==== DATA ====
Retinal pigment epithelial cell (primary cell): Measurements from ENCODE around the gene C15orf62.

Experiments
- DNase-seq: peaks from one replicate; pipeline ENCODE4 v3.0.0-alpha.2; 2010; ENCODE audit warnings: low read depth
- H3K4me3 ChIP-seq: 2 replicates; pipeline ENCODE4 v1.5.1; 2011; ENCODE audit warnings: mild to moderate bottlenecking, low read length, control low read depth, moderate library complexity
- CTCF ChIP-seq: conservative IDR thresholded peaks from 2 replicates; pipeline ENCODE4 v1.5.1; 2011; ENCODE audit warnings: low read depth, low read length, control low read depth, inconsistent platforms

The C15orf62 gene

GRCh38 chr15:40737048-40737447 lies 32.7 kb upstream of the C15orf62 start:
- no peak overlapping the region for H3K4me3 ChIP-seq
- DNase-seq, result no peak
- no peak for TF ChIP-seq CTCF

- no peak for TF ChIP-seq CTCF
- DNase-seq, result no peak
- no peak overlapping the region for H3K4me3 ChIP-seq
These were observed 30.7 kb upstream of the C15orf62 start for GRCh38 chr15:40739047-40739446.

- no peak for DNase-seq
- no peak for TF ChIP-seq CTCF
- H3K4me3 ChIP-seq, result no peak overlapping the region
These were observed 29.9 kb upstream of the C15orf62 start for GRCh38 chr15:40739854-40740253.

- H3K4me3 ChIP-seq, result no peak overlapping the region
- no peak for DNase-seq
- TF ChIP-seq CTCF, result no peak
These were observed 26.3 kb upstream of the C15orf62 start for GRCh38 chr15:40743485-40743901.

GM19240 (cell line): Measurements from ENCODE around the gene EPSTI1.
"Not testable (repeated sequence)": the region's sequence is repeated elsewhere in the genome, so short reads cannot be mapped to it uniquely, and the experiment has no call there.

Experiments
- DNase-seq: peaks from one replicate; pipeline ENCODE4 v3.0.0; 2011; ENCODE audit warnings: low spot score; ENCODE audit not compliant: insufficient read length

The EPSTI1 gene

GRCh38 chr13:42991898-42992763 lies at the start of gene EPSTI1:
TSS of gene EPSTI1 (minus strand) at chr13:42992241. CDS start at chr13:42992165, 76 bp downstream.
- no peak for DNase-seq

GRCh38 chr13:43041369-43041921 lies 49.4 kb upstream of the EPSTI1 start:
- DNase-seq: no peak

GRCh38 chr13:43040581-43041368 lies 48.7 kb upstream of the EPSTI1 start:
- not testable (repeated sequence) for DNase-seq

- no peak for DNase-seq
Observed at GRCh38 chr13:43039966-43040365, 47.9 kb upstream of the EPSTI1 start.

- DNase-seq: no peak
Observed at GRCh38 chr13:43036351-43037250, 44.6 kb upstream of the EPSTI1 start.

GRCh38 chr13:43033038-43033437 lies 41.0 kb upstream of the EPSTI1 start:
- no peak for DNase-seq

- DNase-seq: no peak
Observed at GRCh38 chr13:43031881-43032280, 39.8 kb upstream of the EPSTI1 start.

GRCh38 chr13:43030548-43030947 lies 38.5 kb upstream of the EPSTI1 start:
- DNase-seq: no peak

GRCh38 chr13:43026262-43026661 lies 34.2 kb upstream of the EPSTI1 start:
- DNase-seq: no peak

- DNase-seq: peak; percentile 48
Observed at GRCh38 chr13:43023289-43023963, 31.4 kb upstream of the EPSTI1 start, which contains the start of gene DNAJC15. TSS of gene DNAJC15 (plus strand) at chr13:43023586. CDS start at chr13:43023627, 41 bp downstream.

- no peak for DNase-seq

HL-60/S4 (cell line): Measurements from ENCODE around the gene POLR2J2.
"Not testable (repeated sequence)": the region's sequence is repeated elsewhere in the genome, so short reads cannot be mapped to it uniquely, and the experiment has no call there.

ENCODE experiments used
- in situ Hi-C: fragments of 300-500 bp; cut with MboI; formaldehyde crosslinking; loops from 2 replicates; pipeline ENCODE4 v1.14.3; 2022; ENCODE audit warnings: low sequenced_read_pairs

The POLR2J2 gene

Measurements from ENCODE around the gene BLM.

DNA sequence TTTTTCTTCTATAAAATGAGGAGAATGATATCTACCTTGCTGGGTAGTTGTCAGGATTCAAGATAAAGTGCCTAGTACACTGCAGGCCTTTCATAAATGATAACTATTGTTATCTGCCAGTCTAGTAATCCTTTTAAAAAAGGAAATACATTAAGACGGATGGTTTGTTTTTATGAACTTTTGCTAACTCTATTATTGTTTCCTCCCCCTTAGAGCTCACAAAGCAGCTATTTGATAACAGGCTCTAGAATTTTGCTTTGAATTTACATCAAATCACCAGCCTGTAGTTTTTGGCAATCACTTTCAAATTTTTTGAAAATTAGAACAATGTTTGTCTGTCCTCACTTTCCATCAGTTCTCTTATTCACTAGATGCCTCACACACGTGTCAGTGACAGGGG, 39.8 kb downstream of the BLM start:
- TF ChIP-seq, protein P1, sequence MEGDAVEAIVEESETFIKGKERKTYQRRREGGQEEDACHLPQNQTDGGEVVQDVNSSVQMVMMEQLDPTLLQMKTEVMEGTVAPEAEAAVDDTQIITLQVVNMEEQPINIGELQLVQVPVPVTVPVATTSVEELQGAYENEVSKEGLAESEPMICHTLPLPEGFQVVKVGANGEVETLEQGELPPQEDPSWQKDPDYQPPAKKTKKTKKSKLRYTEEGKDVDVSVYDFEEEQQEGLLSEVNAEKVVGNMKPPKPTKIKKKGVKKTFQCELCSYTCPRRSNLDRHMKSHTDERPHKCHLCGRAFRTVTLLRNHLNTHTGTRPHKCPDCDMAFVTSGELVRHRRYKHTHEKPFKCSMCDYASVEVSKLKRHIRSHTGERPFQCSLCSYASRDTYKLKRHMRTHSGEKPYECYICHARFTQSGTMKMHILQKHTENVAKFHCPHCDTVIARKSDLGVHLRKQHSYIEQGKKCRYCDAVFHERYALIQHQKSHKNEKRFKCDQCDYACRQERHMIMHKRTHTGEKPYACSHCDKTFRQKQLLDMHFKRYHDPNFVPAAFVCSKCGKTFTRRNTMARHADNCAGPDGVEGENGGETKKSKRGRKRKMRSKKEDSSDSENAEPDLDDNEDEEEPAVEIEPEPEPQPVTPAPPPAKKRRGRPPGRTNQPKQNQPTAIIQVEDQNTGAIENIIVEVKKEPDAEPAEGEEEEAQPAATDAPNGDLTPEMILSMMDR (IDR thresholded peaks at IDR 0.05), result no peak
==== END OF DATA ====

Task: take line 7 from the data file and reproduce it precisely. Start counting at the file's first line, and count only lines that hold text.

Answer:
GRCh38 chr15:40737048-40737447 lies 32.7 kb upstream of the C15orf62 start: